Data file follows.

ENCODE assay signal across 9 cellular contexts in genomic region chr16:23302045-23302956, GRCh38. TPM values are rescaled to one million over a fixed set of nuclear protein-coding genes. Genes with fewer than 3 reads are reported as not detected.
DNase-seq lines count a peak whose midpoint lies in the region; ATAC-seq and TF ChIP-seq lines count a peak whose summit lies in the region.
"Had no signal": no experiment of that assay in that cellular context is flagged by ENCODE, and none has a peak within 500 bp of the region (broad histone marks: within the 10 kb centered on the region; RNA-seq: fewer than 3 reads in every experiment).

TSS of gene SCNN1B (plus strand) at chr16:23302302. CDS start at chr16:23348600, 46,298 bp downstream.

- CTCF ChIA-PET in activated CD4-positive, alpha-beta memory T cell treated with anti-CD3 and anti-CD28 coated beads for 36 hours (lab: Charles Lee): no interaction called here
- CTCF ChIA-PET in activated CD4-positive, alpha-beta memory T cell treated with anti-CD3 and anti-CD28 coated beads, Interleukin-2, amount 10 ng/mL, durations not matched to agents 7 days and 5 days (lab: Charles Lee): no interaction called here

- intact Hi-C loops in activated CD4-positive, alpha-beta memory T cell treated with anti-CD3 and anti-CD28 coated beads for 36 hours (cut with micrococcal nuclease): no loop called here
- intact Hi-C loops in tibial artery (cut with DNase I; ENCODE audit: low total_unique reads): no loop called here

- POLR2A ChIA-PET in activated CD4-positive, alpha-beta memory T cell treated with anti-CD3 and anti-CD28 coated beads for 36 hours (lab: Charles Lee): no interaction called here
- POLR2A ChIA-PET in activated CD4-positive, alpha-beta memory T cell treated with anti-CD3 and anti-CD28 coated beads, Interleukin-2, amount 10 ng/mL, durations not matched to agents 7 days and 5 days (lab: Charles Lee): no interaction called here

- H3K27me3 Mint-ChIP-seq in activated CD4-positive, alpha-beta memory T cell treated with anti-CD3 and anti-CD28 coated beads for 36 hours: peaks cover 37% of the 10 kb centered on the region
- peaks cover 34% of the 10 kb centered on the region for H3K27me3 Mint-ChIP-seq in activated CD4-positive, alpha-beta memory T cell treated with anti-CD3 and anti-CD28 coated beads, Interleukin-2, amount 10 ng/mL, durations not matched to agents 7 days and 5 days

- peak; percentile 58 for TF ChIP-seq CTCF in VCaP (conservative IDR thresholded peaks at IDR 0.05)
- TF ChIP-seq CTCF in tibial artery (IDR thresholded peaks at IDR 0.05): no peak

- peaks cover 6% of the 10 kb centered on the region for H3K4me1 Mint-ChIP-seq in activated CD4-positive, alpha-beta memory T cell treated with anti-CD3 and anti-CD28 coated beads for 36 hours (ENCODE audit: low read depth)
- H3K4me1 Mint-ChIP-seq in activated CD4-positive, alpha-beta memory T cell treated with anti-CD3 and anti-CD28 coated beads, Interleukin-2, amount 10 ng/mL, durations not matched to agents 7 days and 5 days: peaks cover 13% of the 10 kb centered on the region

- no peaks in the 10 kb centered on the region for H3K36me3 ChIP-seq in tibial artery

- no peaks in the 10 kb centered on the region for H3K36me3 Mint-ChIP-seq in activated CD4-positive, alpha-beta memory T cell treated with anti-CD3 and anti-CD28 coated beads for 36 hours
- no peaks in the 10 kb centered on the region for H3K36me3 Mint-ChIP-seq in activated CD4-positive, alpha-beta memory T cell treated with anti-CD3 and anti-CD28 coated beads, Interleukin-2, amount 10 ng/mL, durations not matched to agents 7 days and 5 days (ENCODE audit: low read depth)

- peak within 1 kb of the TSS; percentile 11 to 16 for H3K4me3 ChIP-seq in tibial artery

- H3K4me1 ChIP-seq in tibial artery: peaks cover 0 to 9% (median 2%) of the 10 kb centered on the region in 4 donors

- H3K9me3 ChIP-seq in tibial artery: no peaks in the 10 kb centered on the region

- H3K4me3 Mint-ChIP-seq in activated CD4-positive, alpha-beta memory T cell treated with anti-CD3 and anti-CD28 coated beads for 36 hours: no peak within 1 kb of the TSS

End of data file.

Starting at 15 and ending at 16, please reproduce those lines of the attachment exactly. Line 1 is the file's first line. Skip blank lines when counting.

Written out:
- peaks cover 6% of the 10 kb centered on the region for H3K4me1 Mint-ChIP-seq in activated CD4-positive, alpha-beta memory T cell treated with anti-CD3 and anti-CD28 coated beads for 36 hours (ENCODE audit: low read depth)
- H3K4me1 Mint-ChIP-seq in activated CD4-positive, alpha-beta memory T cell treated with anti-CD3 and anti-CD28 coated beads, Interleukin-2, amount 10 ng/mL, durations not matched to agents 7 days and 5 days: peaks cover 13% of the 10 kb centered on the region